Top 10 Tips for New Game Masters (Or GMs who have lost their drive.)

Overprepared GM


So let me begin by welcoming you to the blog. The GM tips section is going to be about giving some food to thought for GMs of all experience levels. I thought I’d start with some tips for the new GMs out there. These tips still apply to old GMs too, because I think we often forget the basics.

So my wife, Mrs.GingerFox, is starting to think about running a game for our weekly group. It’s funny, she’ll get really excited when we play, but then gets anxious when it’s time to talk about how to run and plan games.  Likewise I have many friends who, throughout the years, have often gotten really buzzed about talking about running their awesome games. Then, when asked “Cool, so when are you going to run it?” you get a hesitant pause and then some excuses. Thinking about this has made me wonder just what does a new GM, or a GM who has been out of it for a while, need to hear to give them the confidence to run with it?



So, of course, stepping into the world of Internet Blogging means the most obvious way to address this would be in a Top 10 List. So without further ado, lets see Number 10!


10. The unknown isn’t as scary as you think.

I think the biggest issues starting GMs have is anxiety about their game; the greatest reason for this is the unknown. Sure, you’ve been a player loads of times. Sure, you have great ideas. But when it comes to working out how to GM a lot of people start freaking out: “What if players don’t like it?” “What if I make a mistake?”  “What if I ruin everything?” “How am I going to run things?”

All this talk of the unknown is only going to scare you off. It makes you put the brakes on things. The worst one of these is “What if I don’t have the right answer?”

I’ve been GMing games since 2002, and I can tell you all right now there is never a “Right” answer in role-playing games. Likewise in that time I have never NOT had AN answer to an unexpected issue. What you don’t know now can be made up on the spot, even if you aren’t amazing at improv skills.  You pick a direction and go with it. And more often than not, when YOU are making things up, and YOUR PLAYERS are making things up, that is when the games we talk about for years to come stem from.

Don’t be afraid of the unknown. After all, Gnomish Merchants use the same word for mistake as they do for opportunity.


9. Don’t sweat the small stuff.

A lot of GMs tell me “My campaign is not ready yet. I need more time to prepare. I still have more campaign to write.” That says to me one of two things. Either your campaign is WAY TOO BIG (See #3) or you are micro-managing the game to the tiniest point.

A lot of GMs tell me they are afraid; afraid of giving players too much power, or not enough, or saying the wrong thing, or not being able to improv. These are all small things.

In both instances you are giving yourself unneeded stress. Trust me when I say, none of this will matter when it comes to game-day. The number of times I’ve seen micro-planned games derailed and GMs roll with the flow is uncountable. The number of times a GM decision or lack of improv has impacted a game to the point where its unplayable/unfixable is too few to remember.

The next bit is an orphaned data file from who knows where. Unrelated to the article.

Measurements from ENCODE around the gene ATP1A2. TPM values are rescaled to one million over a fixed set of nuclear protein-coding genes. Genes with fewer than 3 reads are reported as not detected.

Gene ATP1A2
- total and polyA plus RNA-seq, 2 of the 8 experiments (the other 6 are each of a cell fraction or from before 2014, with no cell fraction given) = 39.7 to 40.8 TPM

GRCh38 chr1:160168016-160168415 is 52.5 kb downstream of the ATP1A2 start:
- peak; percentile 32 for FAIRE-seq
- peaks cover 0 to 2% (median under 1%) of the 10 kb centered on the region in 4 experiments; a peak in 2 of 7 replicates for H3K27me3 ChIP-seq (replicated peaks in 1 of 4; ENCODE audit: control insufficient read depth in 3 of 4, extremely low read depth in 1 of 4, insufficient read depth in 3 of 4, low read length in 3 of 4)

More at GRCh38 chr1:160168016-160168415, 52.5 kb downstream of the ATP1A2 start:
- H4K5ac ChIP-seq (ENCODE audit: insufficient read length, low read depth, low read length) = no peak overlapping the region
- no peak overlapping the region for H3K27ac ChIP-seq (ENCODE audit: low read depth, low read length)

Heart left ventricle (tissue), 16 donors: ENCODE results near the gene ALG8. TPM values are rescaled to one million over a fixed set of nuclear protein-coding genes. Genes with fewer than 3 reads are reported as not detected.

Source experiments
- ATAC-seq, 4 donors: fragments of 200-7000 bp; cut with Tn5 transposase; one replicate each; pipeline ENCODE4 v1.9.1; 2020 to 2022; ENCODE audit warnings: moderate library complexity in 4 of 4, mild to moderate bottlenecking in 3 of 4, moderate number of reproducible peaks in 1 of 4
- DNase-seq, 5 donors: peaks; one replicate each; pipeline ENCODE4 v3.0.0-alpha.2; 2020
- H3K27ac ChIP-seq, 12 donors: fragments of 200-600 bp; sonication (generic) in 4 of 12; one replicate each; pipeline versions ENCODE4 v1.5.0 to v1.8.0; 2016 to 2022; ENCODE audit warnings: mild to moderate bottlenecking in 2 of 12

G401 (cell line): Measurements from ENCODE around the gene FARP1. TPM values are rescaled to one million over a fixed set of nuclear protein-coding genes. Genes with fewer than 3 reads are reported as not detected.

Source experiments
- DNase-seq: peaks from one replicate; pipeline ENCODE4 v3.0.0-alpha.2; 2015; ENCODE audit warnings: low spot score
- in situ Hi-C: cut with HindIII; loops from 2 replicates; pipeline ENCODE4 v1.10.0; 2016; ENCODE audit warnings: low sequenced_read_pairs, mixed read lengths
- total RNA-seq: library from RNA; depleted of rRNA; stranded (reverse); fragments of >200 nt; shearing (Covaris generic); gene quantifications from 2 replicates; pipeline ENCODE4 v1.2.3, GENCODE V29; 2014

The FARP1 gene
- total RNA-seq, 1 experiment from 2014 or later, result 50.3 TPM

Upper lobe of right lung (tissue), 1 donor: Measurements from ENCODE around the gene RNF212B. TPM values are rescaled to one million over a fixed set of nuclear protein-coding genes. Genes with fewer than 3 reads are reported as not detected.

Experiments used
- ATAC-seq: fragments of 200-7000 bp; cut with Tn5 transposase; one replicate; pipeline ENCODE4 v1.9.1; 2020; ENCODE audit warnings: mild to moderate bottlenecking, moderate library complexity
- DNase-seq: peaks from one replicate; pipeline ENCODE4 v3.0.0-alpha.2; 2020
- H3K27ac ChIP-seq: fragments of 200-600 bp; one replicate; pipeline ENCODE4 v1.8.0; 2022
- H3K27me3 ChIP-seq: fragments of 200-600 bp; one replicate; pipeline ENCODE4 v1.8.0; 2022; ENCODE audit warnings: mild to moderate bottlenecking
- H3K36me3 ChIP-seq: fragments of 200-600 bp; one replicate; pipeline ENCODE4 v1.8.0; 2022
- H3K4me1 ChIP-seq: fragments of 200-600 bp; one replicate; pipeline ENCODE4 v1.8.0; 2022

Be confident in yourself and your game will run smoothly. Keep in mind The Golden Rules (#1) and you will have a great time. Most of this is thanks to our next great tip.


8. Players are almost never seeing your mistakes.

I make it a habit of asking players about the games I have ran. I think this is good reflective practice. I can’t tell you the number of times I have been walking/driving home with a friend after a game where I felt I messed up big time and asked them about it only to discover they didn’t even notice it or worse that in fact that was what they enjoyed most about the game.

Like a musician who plays a dud note, or an actor who says the wrong line, if you are confident and keep moving your audience will almost never even notice that you made a mistake to begin with.


7. You only really need to know 2 rules.

Here’s a little secret to all of those who are daunted by the complexity of rules. You really only need to know 2 rules when you begin. Usually they are 1)The minimum rules of Combat – i.e. Basic Attack, Damage and Healing. and 2) Skill Checks – How players are challenged individually by tasks. With these basics (which should appear in every game you GM) you can gm for years without learning the finer rules of a system. But if you want to learn more rules, you can introduce them one by one. It will help you learn and also slowly increase the difficulties for other players.

Additionally, most of the time, Players will be responsible for the rules they bring to the table. If something comes up that you don’t know about, ask them to look it up/show you how it works.

i dont know how to do anyhthong

6. Preparing is often your enemy, not your friend.

As mentioned in #9. You don’t need to prepare every facet of your game. In fact this can limit your game. I once played a game where a GM had planned everything in this tiny garrison which the players were meant to turn up at. He had a whole 280 page exercise book filled with diagrams, character names, items for sale in shops, alignment charts. Everything! the problem was he tried to convince our players to go there by having an NPC ask us, and we said “Um… not really. We aren’t interested in fighting a war, we want to explore.”

And that was the end of that adventure. We didn’t realise we were meant to go along. We thought we had the choice to explore. The GM then went on to use Random Dungeon charts to create a really engaging and dynamic game.

The point is that most GMs are capable of improving amazing games with minimum preparation. And most players dislike being railroaded. Put these two together and you get a pretty strong case for bare minimum planning. (Also, planning is boring. You could be spending that time playing.)


5. The things you do need to prepare are in-case things don’t go according to plan.